I first learned about cooking vegetables in parchment in the culinary nutrition course I took in culinary school. In an effort to learn about nutritiously adding flavor to food, my chef-instructor invited Colonel De, Cincinnati’s spice guru, to lecture our class on cooking with herbs, spices, and seasonings. Colonel De taught us about getting creative and using little known spices and unique seasoning blends to add new flavors to our cooking. After the lecture, we were given an assignment to cook vegetables in parchment without adding any salt, butter, or oil. We had to use the new seasonings and spices we learned about that day. This fun (and surprisingly difficult) assignment taught us that there are ways to season food other than the crutches of salt and butter we usually lean on.
Cooking in parchment (also known as en papillote in French or al cartoccio in Italian) is taught as a healthy cooking technique. While many foods can be cooked using this method, typically vegetables or fish are sprinkled with herbs and seasonings, sometimes given a drizzle of stock or white wine, then wrapped in parchment paper to create a tight enclosure. The parchment paper wrapping swells in the oven, containing the liquids and using the trapped moisture to steam the food. The packets are served piping hot then opened at the table so the diner can smell the aroma when the steam billows out. This technique is found in cuisines around the world and can be modified to use with nearly any type of food or flavor combination. In Indonesia, in a method known as pepes, the food is often wrapped with large banana leaves as opposed to parchment paper and in Mexico, a popular dish is mixiote de cordero, lamb cooked in parchment with chilies and garlic.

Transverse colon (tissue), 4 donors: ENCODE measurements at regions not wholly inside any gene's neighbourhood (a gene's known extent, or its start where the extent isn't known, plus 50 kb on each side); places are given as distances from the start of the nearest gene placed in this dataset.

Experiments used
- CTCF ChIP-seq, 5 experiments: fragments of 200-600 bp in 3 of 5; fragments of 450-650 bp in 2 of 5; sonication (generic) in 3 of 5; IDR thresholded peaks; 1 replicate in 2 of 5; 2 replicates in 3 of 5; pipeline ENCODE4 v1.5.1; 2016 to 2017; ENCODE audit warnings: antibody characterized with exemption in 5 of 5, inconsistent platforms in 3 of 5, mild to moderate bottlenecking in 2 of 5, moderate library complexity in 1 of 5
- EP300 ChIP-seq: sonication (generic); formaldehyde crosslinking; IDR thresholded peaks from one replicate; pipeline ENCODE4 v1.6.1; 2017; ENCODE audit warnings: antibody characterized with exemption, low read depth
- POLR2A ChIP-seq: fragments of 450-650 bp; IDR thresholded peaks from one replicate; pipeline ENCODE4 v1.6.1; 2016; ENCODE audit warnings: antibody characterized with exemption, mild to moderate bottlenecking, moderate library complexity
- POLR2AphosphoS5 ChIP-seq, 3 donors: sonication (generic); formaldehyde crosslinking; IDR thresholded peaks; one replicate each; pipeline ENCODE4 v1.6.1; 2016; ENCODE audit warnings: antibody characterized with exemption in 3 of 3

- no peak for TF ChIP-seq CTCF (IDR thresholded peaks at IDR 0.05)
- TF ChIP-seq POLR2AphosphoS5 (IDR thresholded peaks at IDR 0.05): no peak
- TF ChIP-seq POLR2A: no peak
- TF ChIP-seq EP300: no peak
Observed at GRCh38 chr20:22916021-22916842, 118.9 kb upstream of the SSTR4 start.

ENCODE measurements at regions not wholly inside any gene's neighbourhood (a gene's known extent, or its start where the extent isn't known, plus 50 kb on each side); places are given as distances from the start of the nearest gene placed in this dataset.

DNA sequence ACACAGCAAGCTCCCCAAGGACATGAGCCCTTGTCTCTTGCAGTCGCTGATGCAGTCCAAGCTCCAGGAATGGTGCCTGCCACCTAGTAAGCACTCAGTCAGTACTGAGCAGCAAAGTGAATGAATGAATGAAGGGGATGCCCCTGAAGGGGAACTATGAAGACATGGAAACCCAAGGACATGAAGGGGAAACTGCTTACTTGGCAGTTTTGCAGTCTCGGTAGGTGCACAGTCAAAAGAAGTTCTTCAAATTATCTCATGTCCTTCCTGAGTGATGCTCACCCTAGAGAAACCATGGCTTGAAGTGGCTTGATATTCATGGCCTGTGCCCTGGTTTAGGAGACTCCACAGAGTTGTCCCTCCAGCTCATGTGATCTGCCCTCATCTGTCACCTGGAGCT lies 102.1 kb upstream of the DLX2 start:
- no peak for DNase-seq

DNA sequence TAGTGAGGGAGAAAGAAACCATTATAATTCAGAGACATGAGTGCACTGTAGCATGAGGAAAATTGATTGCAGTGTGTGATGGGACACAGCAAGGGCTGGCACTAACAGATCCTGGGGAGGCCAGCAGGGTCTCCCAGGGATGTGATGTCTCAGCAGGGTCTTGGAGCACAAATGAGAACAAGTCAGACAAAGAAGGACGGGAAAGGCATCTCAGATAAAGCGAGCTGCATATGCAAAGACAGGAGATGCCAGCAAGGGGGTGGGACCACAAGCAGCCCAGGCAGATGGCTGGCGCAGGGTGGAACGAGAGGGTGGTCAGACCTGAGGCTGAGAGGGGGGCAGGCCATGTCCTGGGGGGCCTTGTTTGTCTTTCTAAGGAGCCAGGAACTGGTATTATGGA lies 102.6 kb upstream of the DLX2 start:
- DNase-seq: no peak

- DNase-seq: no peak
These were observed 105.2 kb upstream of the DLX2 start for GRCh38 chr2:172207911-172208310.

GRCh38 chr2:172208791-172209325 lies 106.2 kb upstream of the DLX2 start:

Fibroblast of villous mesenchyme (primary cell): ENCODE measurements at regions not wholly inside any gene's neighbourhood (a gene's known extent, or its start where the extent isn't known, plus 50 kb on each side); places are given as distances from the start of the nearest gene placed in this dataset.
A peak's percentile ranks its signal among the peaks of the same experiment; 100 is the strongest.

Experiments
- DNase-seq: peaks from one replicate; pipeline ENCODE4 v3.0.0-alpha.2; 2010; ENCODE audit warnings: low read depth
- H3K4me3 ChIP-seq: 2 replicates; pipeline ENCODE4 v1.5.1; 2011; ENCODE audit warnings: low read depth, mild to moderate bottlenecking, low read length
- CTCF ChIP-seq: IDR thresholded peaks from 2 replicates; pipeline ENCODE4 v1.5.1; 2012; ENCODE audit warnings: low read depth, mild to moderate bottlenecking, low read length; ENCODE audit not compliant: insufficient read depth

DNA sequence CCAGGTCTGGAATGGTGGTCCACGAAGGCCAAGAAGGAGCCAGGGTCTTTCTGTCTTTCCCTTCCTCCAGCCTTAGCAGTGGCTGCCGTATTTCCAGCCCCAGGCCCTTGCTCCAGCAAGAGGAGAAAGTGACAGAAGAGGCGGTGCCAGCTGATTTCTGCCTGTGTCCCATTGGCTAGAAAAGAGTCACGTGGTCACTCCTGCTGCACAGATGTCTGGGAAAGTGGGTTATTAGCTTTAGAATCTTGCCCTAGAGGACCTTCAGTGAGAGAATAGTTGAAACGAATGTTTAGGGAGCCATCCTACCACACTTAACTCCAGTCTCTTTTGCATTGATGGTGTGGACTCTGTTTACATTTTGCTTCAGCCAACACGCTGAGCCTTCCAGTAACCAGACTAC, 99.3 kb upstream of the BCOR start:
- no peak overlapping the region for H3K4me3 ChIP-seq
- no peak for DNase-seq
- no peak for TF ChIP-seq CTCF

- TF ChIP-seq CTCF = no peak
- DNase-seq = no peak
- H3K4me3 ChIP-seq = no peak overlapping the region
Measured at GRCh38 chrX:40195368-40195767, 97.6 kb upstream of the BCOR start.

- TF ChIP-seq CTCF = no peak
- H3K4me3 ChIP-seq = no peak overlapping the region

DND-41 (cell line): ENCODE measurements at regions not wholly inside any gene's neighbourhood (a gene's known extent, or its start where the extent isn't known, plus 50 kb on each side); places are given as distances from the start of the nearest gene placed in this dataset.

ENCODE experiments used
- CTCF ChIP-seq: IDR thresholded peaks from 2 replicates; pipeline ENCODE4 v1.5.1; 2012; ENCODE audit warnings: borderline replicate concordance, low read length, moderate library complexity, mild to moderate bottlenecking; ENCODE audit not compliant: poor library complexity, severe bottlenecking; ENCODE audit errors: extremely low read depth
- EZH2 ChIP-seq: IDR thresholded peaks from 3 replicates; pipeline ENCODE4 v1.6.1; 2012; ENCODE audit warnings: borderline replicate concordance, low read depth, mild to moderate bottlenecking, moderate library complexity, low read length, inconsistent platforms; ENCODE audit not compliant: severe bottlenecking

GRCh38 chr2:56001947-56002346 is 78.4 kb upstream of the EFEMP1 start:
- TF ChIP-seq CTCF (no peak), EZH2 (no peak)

When I took my first serious cooking job, the executive chef taught me how to make these veggie packets using the same parchment cooking method I had learned in school. While these were not offered on our standard menu, the chef had made one for a customer on a special occasion and the idea took off. We had orders for vegetables in parchment on a daily basis, sometimes receiving special requests 5 or 6 times a day. It became a bit of a joke in the kitchen when we would spend all morning cooking that day’s menu offerings and then everyone just ordered veggie packets!
Although I complained about making them, I could see the appeal. It’s an easy, flavorful way to eat vegetables. With only minimal salt and pepper and a drizzle of olive oil, cooking doesn’t get much healthier than vegetables in parchment.
Veggie Packets – Vegetables in Parchment
You can use nearly any vegetable when cooking vegetables in parchment. These are my favorites but you should modify it to include what you like to eat. Some other vegetables that work well are zucchini, yellow squash, red bell peppers, red onion, cherry tomatoes, sugar snap peas, brussels sprouts, and baby yukon potatoes.